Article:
It would help if we could get him to sleep so I can take a closer look at the injury without him jerking around in a panic, Helena quickly Mind-Spoke to Cass as she crossed the short distance to her half-brother's side.  To Hal himself, she soothed, "Son of my father, lower your hand please.  I need to see what we're dealing with here."

   He flashed her a brief glance with his uninjured eye, but it was to no avail; from its glazed look, either he'd failed to comprehend what she had said, or he was in too much pain to comply.  He continued to flail, despite Ednyved's powerful grip on him.  

   Cass moved around Helena, gently moving Marared aside so she could face the young man directly, and cupped his chin in her hand, forcing his face around to look directly into his eyes.  His whimpers died away briefly as his mind registered her presence, and he stared dazedly at her for a brief moment.

   "Hal," Cass spoke, her voice soft but demanding, "you need to stop fighting and go to sleep."

   For a moment longer, he sat still, but his fear overrode the control she attempted to set in that brief moment and he jerked away, rocking back into his father's arms.  A look of sudden comprehension crossed Ednyved's face, and he brought one hand up to hold his son's head still, but before he could act further, Cass had grasped the lad's chin again in a gentle yet firm grip.  "Damn it, look at me!"  She leaned forward and surprised Hal with a quick kiss.  As she drew back, the lad froze, gazing back at her in shock.  

   He stared back dumbly, his good eye blinking up at her once, twice, and then he fell backwards limp and unresisting into Ednyved's arms.  The merchant gently lifted him up onto a nearby table, chuckling quietly despite the grim circumstances.  "That's certainly a unique approach, young mistress Cass.  Did you learn that at your Schola?"

   Cass scrubbed absently at her lips with the back of one hand.  "No, but it worked.  I needed to get his full attention for a moment, and figured that might do it."  She snorted.  "Men!"  She moved Hal's bloody hand away from his injured eye, glancing back at Marared, who rinsed out her clean rag in a basin of fresh water and handed it to the girl.  Cass dabbed gently at the skin around the injured eye, careful not to get too close to the protruding object, and shifted to one side to allow Helena better access to the wound.

   Helena stood rooted in place for a moment, fighting down a sudden surge of panic—Jesú, she wasn't ready for such a test of her Healing gift yet!  She overcame the momentary fear, moving forward to brush Hal's hair away from the injury so she could inspect it closely.  "What happened here?" she murmured.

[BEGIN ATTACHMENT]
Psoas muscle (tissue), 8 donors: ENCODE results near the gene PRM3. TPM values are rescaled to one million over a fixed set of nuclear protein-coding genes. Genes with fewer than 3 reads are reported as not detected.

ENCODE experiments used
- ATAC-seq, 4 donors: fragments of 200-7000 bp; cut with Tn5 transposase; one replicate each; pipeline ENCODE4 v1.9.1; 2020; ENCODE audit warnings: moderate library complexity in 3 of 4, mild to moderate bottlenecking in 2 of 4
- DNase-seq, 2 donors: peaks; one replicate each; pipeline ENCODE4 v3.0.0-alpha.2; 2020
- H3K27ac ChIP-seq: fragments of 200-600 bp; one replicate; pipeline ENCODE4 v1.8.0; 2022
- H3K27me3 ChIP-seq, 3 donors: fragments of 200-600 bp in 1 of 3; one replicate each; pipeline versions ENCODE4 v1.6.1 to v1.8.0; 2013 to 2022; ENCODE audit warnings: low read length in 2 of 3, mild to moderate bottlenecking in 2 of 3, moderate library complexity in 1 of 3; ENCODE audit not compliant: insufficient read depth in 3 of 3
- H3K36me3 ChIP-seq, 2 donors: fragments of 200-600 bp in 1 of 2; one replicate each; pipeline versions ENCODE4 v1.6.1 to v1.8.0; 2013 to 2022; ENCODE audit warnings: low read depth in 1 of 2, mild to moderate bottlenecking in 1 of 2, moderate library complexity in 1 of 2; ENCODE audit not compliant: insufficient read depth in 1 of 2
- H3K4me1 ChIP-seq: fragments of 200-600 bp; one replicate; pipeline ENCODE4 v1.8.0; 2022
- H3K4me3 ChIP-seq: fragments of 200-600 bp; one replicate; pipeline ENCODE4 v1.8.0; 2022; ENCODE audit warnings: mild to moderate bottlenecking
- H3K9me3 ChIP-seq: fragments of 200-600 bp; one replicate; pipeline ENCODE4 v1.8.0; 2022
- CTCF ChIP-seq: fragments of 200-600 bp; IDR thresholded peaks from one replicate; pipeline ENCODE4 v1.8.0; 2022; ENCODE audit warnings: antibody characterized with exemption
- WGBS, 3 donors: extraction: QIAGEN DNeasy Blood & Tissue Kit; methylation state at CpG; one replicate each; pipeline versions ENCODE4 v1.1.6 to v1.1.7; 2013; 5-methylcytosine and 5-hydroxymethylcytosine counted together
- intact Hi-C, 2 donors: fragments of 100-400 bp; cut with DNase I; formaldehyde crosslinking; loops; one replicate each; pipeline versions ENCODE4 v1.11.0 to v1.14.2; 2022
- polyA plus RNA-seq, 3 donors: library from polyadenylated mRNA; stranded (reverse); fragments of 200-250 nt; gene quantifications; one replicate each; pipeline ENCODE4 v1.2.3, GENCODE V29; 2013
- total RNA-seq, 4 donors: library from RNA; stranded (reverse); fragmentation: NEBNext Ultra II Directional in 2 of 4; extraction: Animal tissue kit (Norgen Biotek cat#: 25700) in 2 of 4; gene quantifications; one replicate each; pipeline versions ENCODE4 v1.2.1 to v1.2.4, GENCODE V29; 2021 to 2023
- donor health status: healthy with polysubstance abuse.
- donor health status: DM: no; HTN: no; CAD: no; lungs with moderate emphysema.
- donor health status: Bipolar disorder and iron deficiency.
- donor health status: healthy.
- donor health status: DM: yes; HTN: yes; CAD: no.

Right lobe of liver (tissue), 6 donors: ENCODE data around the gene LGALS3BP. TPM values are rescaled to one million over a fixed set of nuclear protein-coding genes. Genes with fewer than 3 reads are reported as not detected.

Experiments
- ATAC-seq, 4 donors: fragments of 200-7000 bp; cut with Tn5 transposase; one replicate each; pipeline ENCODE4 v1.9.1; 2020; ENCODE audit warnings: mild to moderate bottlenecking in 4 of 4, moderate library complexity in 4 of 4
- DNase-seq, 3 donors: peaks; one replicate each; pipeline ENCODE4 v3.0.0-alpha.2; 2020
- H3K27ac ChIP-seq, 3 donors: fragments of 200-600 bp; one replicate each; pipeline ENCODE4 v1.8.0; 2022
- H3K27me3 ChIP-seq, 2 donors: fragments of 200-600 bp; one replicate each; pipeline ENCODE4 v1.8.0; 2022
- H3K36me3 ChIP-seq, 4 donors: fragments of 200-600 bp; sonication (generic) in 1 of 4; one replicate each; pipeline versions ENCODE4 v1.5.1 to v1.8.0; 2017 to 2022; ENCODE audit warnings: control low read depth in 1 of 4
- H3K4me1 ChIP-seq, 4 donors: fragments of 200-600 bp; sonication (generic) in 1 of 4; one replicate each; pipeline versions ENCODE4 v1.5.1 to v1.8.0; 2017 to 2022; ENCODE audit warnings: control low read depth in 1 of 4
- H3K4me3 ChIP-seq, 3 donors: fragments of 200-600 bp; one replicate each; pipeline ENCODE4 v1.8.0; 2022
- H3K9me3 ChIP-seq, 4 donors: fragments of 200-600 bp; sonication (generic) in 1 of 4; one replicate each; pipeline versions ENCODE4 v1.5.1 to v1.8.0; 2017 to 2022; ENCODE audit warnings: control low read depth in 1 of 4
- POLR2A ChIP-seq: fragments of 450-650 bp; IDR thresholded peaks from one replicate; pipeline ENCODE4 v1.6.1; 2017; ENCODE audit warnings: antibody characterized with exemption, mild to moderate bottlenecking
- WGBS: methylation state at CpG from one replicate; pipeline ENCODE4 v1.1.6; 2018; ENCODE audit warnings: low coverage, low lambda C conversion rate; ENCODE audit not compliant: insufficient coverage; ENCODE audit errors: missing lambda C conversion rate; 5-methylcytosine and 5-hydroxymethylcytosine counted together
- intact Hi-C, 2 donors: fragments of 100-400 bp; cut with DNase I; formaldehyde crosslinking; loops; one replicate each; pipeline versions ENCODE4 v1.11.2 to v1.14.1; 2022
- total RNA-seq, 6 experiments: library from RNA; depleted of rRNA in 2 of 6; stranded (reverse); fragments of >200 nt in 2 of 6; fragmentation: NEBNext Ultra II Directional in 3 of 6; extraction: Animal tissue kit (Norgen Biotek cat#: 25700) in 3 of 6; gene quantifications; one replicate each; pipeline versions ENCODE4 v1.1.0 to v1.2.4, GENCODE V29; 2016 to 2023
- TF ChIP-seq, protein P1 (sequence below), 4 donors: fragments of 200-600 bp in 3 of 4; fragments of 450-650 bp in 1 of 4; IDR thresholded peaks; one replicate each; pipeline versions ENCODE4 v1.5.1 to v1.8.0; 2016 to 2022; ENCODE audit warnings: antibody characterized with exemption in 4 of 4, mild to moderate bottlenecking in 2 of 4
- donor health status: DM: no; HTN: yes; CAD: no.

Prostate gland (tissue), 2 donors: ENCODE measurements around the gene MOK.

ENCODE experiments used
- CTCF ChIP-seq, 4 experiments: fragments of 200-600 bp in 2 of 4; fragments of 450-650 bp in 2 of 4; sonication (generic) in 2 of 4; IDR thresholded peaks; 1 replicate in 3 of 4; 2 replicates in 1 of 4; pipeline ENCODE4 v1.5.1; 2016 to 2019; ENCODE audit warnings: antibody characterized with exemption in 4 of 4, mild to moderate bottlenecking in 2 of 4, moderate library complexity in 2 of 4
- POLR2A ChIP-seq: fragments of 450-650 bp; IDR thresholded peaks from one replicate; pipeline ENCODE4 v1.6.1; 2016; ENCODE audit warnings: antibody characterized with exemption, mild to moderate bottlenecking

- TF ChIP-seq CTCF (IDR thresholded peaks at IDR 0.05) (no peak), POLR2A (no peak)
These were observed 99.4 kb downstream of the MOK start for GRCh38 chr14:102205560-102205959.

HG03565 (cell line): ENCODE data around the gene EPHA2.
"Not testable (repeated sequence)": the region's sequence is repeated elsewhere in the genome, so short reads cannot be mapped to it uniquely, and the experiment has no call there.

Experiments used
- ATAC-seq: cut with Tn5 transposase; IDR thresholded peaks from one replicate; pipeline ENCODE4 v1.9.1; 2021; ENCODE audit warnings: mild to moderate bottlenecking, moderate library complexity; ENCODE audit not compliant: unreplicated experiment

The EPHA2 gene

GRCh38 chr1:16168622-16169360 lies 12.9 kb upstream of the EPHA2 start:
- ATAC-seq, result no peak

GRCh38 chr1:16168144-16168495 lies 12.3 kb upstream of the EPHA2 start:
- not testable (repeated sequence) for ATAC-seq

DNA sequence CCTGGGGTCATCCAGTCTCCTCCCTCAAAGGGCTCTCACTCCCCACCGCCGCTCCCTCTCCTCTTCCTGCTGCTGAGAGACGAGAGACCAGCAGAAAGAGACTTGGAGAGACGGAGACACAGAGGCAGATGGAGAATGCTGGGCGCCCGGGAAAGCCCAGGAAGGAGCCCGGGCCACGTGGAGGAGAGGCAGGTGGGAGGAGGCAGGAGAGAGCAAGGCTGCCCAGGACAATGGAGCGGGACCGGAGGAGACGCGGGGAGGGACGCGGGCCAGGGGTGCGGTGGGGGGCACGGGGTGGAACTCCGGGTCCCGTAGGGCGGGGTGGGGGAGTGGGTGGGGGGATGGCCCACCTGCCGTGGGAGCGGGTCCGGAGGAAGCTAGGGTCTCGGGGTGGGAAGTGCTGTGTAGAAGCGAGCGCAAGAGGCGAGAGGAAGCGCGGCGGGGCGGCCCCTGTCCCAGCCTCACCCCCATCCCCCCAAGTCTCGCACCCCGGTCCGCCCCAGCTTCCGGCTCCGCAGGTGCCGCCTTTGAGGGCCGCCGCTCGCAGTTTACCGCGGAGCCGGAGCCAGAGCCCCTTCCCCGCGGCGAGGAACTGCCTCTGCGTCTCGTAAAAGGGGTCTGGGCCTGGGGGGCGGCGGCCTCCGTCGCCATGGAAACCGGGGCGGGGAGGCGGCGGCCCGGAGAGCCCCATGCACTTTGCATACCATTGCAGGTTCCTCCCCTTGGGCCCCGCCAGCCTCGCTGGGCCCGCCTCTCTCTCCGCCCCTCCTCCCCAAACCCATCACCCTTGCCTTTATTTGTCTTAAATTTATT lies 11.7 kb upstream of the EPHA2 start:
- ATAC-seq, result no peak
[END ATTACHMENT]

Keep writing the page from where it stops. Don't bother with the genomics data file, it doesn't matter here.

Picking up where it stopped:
"I'm not entirely sure," her father said.  "I didn't actually see it happen.  We were unpacking some crates, and it looked like Hal was struggling to pull one of the nails out."  He pointed to a nearby crate to show how its lid was secured with several nails around its periphery.  "I told him to wait while I found a proper tool for the job and had started to go look for one, but I think he grew impatient and tried to bash the crate open.  I only looked back when I heard the wood crack and the clatter of his dropped hammer…."  Ednyved waved one hand helplessly.  "He was clutching at his eye and wailing."

   "Yes, I can see why."  Helena sent a careful mental probe into the injured eye, trying to visualize the full extent of the injury.  "This doesn't appear to be the nail itself, though.  From what I can see of it, it looks more like a large splinter of wood broke off when he did whatever it was that he did, and it must have flown up and pierced his eyeball.  I imagine his face must have been quite close to the crate at the time."

   "I suppose."  Ednyved stared down at his sleeping son.  "Is there any saving it?"

   Helena glanced up at him.  "I don't know yet."  Her mind whirled, trying to dredge up some solution to this problem.  Master Janos had not covered the anatomy of the eye yet, not in any great depth at least, and she felt out of her element with this sort of injury.  She laid gentle fingers over the closed eyelid of Hal's unwounded eye, trying to visualize its underlying structure, feeling what a healthy eye ought to feel like.  Cass watched in silent interest.

   "Make sure he remains asleep, and monitor him closely.  Let me know if he seems to be going into any sort of shock…if he lapses into a deeper loss of consciousness, I mean, or if his heartbeat slows too much or becomes too rapid…."  Cass wasn't Healer trained, and Helena hoped she wasn't asking for too much, but the girl's unruffled look and nod of assent reassured her.

   Helena did another, more thorough probe of the injured eye, this time taking inventory of the differences between this eye and the healthier one, assessing how deeply the intruding object had penetrated and whether it would be safe to remove it immediately or if other precautions might be needed before she dared dislodge it from its present position. After a closer examination, she determined that it seemed safe enough to remove the large splinter, as long as she withdrew it carefully and at the same angle that it had gone in.  Fortunately it was slightly tapered, with no barbs or protrusions that looked like they might cause more damage to the eye as the wooden object was drawn back out.  The more worrisome prospect to her now was how to treat the injury once the splinter had been removed from it.  Helena would like to have had a clearer view of what had been damaged within the eye's structure, but she dared not make the puncture any larger in order to see or feel inside it.  This would not be like Healing a shallow surface cut, or even like Healing a stab wound large enough to feel the deep tissues underlying the skin and then begin healing them from the inside out by first determining the extent of the injury by tactile means.